Initial conditions and forcing

In earlier chapters we have found that it is necessary to specify conditions on the boundaries of a problem domain in order to obtain a solution for parameters within the domain. Vertical velocities at the surface were specified in Chapter 5, temperatures and temperature gradients in Chapter 6, and stresses and velocities in Chapter 10. In all of these examples, the solutions we sought were steady-state solutions, so all time derivatives were 0.

In many modeling studies, time-dependent solutions are desired. Indeed one of the strengths of numerical modeling is that we can study the evolution of a complex system through time - a goal that is only rarely achievable with analytical solutions (Equation (6.31) is such an exception). In time-dependent models it is necessary to specify conditions at time t = 0, called initial conditions, and also, in most cases, the temporal evolution of some of these conditions, usually those at the surface. The latter is frequently referred to as the forcing. We have already encountered an example of an initial condition earlier in this chapter, in discussing the solution to Equation (11.8).

The choice of initial conditions depends on the extent of our knowledge of those conditions. If there is no well-defined condition from which to start the integration, it can be started with an unrealistic situation such as a temperature profile that varies linearly with depth or an ice sheet with a parabolic profile. This approach is particularly appropriate in problems involving cyclical changes, such as seasonal changes in temperature at the surface or changes in climate driven by variations in Earth's orbit -the Milankovitch cycles. The model would then be run through several cycles until the solution at a given point in a cycle is essentially identical to that at the same point in the previous cycle. One can then conclude that the model has "forgotten" the unrealistic initial conditions. This procedure is commonly referred to as a spin up of the model. The final solution can then be saved for use as an initial condition in a subsequent run.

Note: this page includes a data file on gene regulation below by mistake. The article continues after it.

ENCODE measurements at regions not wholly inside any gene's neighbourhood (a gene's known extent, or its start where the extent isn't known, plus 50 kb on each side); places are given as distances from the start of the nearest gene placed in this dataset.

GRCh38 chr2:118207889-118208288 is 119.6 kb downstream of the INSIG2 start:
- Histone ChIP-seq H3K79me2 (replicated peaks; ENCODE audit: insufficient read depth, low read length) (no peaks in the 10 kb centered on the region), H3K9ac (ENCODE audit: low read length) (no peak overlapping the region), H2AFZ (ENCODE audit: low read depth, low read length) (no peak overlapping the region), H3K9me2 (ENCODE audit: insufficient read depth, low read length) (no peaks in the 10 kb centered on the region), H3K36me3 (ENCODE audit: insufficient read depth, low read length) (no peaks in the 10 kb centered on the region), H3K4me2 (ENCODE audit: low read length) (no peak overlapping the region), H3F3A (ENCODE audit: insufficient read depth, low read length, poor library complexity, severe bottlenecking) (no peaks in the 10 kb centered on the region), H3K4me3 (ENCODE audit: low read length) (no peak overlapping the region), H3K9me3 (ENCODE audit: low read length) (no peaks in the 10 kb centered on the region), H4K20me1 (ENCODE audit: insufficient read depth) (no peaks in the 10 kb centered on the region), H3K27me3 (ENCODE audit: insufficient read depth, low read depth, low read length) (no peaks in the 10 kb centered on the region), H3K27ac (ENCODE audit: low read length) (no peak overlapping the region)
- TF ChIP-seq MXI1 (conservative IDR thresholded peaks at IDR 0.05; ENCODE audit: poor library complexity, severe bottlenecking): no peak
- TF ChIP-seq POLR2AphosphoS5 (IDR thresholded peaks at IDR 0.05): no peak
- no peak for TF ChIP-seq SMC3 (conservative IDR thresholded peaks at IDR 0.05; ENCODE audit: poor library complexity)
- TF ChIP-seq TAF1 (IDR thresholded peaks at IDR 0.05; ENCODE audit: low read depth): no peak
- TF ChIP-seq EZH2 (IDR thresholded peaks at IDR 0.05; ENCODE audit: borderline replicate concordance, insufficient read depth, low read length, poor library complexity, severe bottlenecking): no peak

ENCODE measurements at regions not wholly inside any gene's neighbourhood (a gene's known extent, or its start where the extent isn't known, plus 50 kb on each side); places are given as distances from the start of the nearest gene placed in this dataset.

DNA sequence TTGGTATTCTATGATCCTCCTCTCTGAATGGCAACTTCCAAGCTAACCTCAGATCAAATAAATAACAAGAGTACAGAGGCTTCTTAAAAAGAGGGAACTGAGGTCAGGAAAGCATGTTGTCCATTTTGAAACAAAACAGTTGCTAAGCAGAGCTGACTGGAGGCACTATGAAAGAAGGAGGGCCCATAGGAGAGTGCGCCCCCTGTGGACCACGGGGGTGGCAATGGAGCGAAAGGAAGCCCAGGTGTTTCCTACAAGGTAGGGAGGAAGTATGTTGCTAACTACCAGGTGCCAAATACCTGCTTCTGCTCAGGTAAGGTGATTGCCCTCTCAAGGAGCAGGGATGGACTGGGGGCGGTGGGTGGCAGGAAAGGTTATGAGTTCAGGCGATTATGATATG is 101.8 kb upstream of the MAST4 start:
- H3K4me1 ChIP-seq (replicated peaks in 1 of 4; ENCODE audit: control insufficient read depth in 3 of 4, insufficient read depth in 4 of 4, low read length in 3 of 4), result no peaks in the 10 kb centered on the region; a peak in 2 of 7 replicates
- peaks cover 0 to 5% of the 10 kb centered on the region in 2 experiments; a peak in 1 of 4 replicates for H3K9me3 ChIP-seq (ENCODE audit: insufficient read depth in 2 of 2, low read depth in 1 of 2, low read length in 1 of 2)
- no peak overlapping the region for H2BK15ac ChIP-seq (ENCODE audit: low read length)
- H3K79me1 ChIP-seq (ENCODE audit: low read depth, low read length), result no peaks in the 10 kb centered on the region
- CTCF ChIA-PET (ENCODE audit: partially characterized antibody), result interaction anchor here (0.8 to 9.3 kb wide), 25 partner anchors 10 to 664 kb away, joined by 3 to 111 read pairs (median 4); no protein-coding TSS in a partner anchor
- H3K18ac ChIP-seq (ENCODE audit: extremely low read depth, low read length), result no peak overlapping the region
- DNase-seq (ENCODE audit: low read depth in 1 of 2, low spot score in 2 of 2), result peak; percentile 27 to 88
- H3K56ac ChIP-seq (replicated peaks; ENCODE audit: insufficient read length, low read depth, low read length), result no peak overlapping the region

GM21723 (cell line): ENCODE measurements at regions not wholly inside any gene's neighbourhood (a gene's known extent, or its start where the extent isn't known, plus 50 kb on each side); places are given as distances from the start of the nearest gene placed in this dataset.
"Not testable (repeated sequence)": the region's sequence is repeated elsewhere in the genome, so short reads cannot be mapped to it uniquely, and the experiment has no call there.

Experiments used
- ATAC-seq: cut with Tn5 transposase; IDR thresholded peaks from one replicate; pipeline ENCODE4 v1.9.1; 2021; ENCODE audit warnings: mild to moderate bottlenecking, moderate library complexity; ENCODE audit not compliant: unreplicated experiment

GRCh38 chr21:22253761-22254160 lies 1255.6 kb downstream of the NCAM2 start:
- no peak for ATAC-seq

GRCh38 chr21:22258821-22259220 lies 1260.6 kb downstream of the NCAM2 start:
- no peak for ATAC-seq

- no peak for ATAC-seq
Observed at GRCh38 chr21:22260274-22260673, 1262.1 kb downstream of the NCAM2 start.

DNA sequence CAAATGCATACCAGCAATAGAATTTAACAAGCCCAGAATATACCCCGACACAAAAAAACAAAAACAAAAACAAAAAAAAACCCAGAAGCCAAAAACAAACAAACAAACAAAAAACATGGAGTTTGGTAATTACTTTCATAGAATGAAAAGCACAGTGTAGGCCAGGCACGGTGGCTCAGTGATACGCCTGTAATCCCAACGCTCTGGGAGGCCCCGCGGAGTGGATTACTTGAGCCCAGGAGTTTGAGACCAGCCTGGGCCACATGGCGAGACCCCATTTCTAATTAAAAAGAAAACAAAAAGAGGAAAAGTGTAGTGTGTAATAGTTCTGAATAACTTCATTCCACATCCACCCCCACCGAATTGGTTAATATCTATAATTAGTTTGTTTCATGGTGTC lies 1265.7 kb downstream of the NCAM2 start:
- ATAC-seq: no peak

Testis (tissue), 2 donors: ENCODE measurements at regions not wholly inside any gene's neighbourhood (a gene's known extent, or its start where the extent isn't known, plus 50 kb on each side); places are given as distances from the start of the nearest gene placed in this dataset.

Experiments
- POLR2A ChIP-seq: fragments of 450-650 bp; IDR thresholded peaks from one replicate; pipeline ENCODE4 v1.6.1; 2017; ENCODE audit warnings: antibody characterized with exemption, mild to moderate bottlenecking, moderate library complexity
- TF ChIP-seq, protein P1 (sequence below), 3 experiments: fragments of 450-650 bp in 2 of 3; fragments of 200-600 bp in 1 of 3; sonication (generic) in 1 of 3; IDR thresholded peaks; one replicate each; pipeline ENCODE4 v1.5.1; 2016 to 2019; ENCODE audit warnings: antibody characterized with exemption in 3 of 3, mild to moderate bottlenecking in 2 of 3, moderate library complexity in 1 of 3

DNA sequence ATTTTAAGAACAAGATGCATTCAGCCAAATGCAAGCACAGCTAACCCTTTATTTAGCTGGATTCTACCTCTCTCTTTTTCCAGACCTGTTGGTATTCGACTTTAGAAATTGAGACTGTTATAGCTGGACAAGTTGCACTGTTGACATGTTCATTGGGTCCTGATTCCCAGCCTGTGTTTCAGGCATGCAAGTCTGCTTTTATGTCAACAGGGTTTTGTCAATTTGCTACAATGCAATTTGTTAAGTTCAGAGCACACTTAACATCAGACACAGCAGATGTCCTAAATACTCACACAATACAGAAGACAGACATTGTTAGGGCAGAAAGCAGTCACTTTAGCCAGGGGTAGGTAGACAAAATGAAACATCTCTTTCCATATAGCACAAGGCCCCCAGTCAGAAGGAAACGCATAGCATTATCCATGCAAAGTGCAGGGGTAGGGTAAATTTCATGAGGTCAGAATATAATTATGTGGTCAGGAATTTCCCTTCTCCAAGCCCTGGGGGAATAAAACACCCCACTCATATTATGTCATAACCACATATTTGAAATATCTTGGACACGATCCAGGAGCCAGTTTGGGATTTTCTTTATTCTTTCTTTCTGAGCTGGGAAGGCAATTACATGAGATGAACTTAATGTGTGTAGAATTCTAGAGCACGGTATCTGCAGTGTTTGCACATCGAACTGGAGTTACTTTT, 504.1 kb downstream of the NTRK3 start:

Alternatively, one can start with a known condition at sometime in the past. For example a model of cycles of ice sheet growth and decay could use a condition of no ice sheet as an initial condition, or a two-dimensional flowline model could use a profile measured 20 or 30 years ago. In the latter case, the model could be validated by comparing the final profile with one measured recently. The model might then be run into the future to predict the effects of various climate-change scenarios.

As just noted, forcing a time-dependent model usually involves varying the boundary conditions at the surface in some prescribed way. Boundary conditions at the bed or along an upstream or downstream boundary might also be varied by the modeler, but more frequently these will be calculated within the model as part of the solution. Relevant conditions at the surface are usually precipitation and temperature. These may be estimated from empirical relations, such as a relation between mean annual temperature and the Milankovitch cycles, or may be calculated in another model, such as a global climate model (GCM). If the output from an ice-sheet model is used as input for a time step in a GCM, the output of which is then used for the next time step in the ice-sheet model, the models are said to be coupled.

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